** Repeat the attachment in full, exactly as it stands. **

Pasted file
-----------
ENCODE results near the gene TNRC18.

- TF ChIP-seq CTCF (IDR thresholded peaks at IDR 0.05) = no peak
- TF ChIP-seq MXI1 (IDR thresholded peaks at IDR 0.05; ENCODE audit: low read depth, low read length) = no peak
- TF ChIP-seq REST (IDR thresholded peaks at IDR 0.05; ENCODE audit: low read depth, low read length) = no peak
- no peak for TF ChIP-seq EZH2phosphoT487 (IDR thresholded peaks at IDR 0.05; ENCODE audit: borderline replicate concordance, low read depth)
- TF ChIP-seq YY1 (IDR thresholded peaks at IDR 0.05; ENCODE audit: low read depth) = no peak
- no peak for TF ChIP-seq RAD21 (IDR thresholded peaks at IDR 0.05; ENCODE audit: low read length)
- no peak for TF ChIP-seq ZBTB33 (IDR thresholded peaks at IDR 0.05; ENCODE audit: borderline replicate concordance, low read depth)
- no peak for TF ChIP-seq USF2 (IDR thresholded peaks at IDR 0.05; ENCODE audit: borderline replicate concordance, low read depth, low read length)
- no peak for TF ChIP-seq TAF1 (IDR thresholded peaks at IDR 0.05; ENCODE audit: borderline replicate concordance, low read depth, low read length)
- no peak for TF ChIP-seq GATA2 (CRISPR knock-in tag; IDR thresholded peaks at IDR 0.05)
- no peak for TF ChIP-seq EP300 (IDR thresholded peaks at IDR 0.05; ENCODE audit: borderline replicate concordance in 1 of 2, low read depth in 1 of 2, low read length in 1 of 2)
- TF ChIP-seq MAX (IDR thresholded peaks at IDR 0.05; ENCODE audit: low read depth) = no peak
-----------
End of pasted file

ENCODE results near the gene TNRC18.

- TF ChIP-seq CTCF (IDR thresholded peaks at IDR 0.05) = no peak
- TF ChIP-seq MXI1 (IDR thresholded peaks at IDR 0.05; ENCODE audit: low read depth, low read length) = no peak
- TF ChIP-seq REST (IDR thresholded peaks at IDR 0.05; ENCODE audit: low read depth, low read length) = no peak
- no peak for TF ChIP-seq EZH2phosphoT487 (IDR thresholded peaks at IDR 0.05; ENCODE audit: borderline replicate concordance, low read depth)
- TF ChIP-seq YY1 (IDR thresholded peaks at IDR 0.05; ENCODE audit: low read depth) = no peak
- no peak for TF ChIP-seq RAD21 (IDR thresholded peaks at IDR 0.05; ENCODE audit: low read length)
- no peak for TF ChIP-seq ZBTB33 (IDR thresholded peaks at IDR 0.05; ENCODE audit: borderline replicate concordance, low read depth)
- no peak for TF ChIP-seq USF2 (IDR thresholded peaks at IDR 0.05; ENCODE audit: borderline replicate concordance, low read depth, low read length)
- no peak for TF ChIP-seq TAF1 (IDR thresholded peaks at IDR 0.05; ENCODE audit: borderline replicate concordance, low read depth, low read length)
- no peak for TF ChIP-seq GATA2 (CRISPR knock-in tag; IDR thresholded peaks at IDR 0.05)
- no peak for TF ChIP-seq EP300 (IDR thresholded peaks at IDR 0.05; ENCODE audit: borderline replicate concordance in 1 of 2, low read depth in 1 of 2, low read length in 1 of 2)
- TF ChIP-seq MAX (IDR thresholded peaks at IDR 0.05; ENCODE audit: low read depth) = no peak